Dresden: planning for multimodality and measuring the results
Dresden (Germany) was, again, named one of the three finalists of the 7th European SUMP Award that was presented by European Transport Commissioner Violeta Bulc on 21 March 2019. After Dresden’s approach to monitoring and evaluation was commended four years ago, the city now impressed the jury once again with forward-looking planning, this time addressing multimodality in transport planning.
The city of Dresden adopted its first SUMP “Sustainable Urban Mobility Plan 2025plus” in 2014, which is currently in the evaluation phase. First results show that Dresden achieved most objectives, and even exceeds them.
Dresden is a city located in the former East Germany and has more than 500,000 inhabitants. The city has been developing and implementing transport plans for the last 70 years under different political systems.
Dresden’s transport challenges derive in the context of recent growth of the population and densification of the urban area, economic developments and an increase of energy prices that all impact urban mobility. Air quality and NOx emissions, traffic noise and road fatalities and injuries are pressing challenges. The emergence of new mobility services require the authority to address new issues such as digitisation and automation of transport, data collection and management as well as coordinating with new players in the mobility market. Dresden’s SUMP aims at responding to the aforementioned issues in a resource-efficient way.
The general objective of the SUMP is to develop a “sustainable urban and regional transport system, a more attractive and liveable, efficient city with higher road safety” which can be declined in four priorities:
- Sustainable and eco-friendly transport and mobility for citizen and the economy
- Socially just participation in mobility
- High quality and efficient integrated transport systems to reduce the use of natural resources for transport purposes
- Open and inclusive planning and decision-making process, involving the population and different experts and groups
Facilitating multimodal transport, called “multimobility” by the city in its communication with citizens, is a key component of Dresden’s SUMP. The flagship communication campaign led by the city administration is called “Multimobil. For you. For Dresden.” The city addressed the various transport modes, and the connection between those, in a number of interventions:
- To foster active mobility, Dresden adopted a bicycle concept and is working on the publication of a dedicated walking concept. These separate documents complement the SUMP and path the way for the development of a prioritised route network, the improvement of signage and facilities as well as the improvement of safe infrastructure.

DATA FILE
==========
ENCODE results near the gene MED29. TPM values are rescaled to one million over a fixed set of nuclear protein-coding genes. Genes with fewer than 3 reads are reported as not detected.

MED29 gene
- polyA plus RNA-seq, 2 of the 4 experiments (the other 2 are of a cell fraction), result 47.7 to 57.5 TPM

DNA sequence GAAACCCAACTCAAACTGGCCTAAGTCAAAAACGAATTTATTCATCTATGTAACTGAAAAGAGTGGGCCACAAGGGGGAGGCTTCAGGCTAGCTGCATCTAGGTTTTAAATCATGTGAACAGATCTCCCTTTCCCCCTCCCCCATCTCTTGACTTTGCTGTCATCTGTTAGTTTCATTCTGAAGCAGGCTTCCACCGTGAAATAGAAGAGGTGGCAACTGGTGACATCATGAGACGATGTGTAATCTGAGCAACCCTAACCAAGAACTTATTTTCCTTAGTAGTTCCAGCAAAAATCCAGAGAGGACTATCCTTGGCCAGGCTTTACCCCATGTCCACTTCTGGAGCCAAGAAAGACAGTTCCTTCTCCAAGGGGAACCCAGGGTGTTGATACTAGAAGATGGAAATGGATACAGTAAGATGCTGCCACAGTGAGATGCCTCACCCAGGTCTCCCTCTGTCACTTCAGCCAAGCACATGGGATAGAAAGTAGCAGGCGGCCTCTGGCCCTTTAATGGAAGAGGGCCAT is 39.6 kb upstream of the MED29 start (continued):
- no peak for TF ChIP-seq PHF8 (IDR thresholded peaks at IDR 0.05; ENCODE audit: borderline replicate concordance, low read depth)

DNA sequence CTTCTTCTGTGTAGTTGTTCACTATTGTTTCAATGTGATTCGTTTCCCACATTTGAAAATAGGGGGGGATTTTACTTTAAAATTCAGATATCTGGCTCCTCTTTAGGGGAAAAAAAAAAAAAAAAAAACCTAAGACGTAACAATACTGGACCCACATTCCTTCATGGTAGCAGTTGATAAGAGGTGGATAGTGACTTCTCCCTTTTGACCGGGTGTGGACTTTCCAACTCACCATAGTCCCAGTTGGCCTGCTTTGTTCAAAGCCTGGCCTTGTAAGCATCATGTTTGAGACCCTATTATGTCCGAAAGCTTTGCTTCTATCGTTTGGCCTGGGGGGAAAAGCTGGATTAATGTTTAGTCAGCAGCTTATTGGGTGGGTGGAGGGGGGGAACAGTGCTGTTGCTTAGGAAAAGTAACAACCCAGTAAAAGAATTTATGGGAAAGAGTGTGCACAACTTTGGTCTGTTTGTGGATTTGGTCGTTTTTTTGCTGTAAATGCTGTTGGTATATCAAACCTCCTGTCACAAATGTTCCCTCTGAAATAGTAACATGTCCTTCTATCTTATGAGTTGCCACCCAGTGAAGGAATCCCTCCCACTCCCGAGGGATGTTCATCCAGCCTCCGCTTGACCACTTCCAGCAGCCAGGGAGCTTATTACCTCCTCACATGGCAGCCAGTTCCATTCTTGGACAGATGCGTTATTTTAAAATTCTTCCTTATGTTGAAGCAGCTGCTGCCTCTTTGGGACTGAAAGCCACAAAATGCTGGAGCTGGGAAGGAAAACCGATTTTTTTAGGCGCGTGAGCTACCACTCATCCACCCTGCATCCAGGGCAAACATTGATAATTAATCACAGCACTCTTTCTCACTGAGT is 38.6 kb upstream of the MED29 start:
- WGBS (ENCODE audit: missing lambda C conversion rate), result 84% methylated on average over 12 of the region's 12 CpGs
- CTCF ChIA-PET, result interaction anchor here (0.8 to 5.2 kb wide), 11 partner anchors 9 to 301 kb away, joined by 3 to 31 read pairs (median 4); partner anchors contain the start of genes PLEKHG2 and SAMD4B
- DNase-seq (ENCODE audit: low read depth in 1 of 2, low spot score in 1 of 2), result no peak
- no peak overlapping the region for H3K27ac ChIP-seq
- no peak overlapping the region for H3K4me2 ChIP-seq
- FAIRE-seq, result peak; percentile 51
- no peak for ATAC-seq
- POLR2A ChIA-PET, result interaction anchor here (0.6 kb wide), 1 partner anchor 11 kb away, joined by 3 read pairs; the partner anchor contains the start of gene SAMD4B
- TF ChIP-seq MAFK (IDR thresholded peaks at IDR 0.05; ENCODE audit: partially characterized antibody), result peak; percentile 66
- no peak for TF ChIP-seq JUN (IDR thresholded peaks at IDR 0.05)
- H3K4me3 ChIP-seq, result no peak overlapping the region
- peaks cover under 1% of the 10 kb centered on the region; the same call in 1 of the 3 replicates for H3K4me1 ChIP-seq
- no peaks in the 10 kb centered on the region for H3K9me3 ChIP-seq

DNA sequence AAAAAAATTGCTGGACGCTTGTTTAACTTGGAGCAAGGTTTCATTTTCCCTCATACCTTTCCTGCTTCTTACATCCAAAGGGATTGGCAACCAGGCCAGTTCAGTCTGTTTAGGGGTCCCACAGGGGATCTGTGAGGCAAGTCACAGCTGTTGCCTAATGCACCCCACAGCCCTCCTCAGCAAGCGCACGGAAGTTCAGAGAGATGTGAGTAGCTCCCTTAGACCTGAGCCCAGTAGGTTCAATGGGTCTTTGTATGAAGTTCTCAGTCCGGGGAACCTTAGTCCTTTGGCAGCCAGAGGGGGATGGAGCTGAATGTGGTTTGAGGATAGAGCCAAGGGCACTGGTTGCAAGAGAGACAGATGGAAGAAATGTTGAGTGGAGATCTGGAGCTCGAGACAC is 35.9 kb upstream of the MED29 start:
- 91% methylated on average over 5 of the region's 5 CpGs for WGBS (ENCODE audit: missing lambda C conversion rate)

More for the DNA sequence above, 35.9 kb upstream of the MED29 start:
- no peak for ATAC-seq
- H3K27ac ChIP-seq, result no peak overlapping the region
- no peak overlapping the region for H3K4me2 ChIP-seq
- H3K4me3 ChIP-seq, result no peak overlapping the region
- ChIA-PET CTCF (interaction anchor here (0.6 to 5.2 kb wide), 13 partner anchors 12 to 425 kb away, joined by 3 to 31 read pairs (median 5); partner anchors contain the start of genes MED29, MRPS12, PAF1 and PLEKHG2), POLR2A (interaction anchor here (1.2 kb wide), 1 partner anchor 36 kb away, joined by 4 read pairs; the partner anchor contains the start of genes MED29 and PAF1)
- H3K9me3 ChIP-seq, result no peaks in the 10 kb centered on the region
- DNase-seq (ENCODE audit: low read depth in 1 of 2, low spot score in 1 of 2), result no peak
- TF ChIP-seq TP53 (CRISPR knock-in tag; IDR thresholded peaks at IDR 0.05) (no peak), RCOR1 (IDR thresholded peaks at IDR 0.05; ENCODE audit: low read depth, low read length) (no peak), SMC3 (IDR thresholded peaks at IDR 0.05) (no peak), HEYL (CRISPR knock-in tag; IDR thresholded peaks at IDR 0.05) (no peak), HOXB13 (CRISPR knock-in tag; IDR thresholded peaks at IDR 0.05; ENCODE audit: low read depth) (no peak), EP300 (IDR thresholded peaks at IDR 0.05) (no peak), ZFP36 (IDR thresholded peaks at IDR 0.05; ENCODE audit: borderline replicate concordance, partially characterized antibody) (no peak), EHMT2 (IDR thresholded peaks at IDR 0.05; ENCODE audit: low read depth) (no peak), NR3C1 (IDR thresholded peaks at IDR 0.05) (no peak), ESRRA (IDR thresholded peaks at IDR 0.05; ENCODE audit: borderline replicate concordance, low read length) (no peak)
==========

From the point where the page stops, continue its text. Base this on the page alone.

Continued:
- To enhance public transport, Dresden made plans to increase accessibility and create three new tramlines.
- New mobility services are addressed consciously: To avoid that car-sharing replaces trips previously taken by public transport, by bike or by foot, Dresden decided against freefloating car sharing schemes. To enhance mobility options but not to increase inner-city car trips, only station-based car sharing has been introduced.
- Dresden elaborated on alternatives to trucks and vans and to keep its cargotram running along with the promotion of cargo-bikes.
To facilitate the combination of different transport modes within one trip, Dresden is now introducing a network of 76 intermodal mobility hubs. The first “MOBI” mobility hub opened at the occasion of the 2018 EUROPEANMOBILITYWEEK. “MOBIs” are central places where public transport offers meet bikesharing, car-sharing and e-charging. Transport information will be provided in real-time and for all transport services. Ultimately, such improved offer shall make alternatives to the privately owned car a reality for more people, contribute to a decrease of emissions and a better use of urban space.
First evaluation results were reported in July 2018, looking at both the process and the results of implemented interventions by 2017. Out of 90 foreseen measures, half are currently being implemented, one quarter have been completed, 10% have not yet begun and four measures have been dropped.
Results show that the growth in the population is no longer accompanied by linear increase of cars in the city. The cumulated modal share of public transport, walking and cycling accounted to 61% and is expected to reach 63% by the next evaluation in 2020, exceeding the SUMP’s original target of 58%. The number of car-sharing users increased by 80% between 2013 and 2017 while the number of shared cars grew by 62%.
Challenges, opportunities and transferability
As Dresden already managed to reach many of its targets, one of the city’s next challenges will be to continue planning for mobility in order to reach even more ambitious targets. To achieve this goal, the city of Dresden wants to seize the opportunity given by the digitalisation of transport. For instance, the local authority plans to develop a Multimodal App which will integrates information, booking and ticketing solutions for public transport, car-sharing, bike-sharing, electric charging and parking.
The city of Dresden is also a great example for other European cities, as attested by its selection among the three finalists of the 7th EU SUMP Award.
In addition to its recognised capacity for planning for multimodality, Dresden stands as an example for developing a SUMP and especially for conducting the evaluation process.
Dresden’s finalist video: https://www.youtube.com/ watch?v=ImRtkLn_
CMY SUMP Plan: https://www.dresden.de/media/pdf/stadtplanung/ verkehr/VEP_2025plus_-_Ein_ Ueberblick_EN.pdf (English version).